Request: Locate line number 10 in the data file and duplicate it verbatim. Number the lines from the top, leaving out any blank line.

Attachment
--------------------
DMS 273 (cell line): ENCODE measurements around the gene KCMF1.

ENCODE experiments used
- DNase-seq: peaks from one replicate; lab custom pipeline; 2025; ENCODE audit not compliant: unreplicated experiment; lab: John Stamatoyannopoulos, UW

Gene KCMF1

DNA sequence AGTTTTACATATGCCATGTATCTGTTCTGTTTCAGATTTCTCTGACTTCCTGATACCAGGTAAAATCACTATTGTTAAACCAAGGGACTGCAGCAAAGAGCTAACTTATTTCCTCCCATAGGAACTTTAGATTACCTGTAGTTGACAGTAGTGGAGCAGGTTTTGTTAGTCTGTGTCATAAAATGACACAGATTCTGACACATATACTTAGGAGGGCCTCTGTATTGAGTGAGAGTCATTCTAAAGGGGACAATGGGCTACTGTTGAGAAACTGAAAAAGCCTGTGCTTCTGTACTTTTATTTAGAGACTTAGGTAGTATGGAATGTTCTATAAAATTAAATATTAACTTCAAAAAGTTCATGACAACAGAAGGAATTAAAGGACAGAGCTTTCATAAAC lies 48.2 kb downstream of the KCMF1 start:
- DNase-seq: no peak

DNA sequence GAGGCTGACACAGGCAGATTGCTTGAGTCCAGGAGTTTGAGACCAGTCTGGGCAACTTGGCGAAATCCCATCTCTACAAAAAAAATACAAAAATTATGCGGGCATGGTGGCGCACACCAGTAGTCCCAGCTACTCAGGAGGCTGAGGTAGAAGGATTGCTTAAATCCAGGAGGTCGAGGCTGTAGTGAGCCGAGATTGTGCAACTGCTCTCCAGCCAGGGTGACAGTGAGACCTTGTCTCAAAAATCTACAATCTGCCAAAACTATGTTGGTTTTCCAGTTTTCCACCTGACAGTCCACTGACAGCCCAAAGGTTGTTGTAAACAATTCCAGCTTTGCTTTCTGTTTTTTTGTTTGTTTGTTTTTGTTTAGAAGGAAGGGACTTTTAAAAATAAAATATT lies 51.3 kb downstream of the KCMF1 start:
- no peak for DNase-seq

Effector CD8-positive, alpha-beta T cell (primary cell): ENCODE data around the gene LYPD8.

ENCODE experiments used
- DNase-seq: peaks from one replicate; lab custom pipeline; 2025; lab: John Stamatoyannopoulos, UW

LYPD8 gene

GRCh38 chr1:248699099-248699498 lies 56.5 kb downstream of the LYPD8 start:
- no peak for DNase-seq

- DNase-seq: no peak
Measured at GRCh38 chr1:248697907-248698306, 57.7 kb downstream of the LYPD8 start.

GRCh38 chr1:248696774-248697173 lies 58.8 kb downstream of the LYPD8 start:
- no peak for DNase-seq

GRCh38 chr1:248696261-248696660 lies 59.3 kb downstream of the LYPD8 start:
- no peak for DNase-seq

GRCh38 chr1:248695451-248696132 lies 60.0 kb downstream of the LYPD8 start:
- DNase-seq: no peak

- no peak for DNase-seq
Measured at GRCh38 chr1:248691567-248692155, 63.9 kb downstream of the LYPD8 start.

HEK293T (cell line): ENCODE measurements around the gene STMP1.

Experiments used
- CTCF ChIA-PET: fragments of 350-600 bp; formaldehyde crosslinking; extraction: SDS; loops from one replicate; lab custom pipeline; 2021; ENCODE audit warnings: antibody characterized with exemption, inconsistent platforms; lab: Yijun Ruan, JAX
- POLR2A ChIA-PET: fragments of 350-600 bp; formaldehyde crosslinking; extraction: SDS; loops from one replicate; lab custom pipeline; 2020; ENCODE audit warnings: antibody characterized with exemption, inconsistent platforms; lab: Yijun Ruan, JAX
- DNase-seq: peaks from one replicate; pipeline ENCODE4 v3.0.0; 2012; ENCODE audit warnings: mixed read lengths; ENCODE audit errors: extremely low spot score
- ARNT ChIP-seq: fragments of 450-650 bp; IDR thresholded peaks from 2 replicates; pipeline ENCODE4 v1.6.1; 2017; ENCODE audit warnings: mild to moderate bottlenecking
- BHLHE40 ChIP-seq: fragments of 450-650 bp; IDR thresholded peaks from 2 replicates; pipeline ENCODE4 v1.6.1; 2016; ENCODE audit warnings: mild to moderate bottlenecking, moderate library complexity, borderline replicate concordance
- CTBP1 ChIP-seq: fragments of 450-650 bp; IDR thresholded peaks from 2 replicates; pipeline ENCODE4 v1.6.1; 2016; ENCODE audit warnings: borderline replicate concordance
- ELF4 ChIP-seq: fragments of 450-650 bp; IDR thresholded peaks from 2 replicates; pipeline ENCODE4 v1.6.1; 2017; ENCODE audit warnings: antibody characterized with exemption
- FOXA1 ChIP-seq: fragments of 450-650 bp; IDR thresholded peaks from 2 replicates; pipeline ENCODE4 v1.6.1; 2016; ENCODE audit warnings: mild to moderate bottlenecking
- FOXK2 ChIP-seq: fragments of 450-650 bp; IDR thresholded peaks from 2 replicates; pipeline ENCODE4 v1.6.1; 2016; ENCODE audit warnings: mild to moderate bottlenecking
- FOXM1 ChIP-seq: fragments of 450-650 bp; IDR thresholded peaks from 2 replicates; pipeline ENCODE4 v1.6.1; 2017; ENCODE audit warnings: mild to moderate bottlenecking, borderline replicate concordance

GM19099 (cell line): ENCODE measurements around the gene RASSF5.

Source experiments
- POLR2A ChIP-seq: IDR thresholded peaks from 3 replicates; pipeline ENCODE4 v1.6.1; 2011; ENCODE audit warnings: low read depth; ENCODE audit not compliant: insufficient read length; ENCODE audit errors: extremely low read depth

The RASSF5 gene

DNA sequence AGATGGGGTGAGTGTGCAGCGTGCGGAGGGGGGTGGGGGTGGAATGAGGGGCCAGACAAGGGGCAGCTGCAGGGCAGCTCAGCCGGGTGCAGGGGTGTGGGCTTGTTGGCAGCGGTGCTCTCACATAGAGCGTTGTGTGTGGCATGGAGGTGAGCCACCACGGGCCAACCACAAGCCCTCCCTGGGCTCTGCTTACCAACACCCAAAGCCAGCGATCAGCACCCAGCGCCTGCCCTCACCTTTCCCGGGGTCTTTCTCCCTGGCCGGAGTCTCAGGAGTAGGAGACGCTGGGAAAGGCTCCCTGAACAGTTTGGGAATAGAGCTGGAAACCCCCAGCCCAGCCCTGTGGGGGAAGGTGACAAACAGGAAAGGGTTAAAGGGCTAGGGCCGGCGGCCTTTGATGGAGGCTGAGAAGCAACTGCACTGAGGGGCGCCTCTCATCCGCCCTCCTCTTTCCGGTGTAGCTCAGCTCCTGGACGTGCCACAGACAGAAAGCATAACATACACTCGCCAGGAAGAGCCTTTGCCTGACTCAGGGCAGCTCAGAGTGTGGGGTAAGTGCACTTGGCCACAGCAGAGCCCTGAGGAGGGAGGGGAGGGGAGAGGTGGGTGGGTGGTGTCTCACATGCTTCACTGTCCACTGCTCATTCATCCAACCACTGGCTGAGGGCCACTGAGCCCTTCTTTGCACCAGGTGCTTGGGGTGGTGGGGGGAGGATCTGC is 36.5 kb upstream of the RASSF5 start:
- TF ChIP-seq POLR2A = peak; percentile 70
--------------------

ENCODE experiments used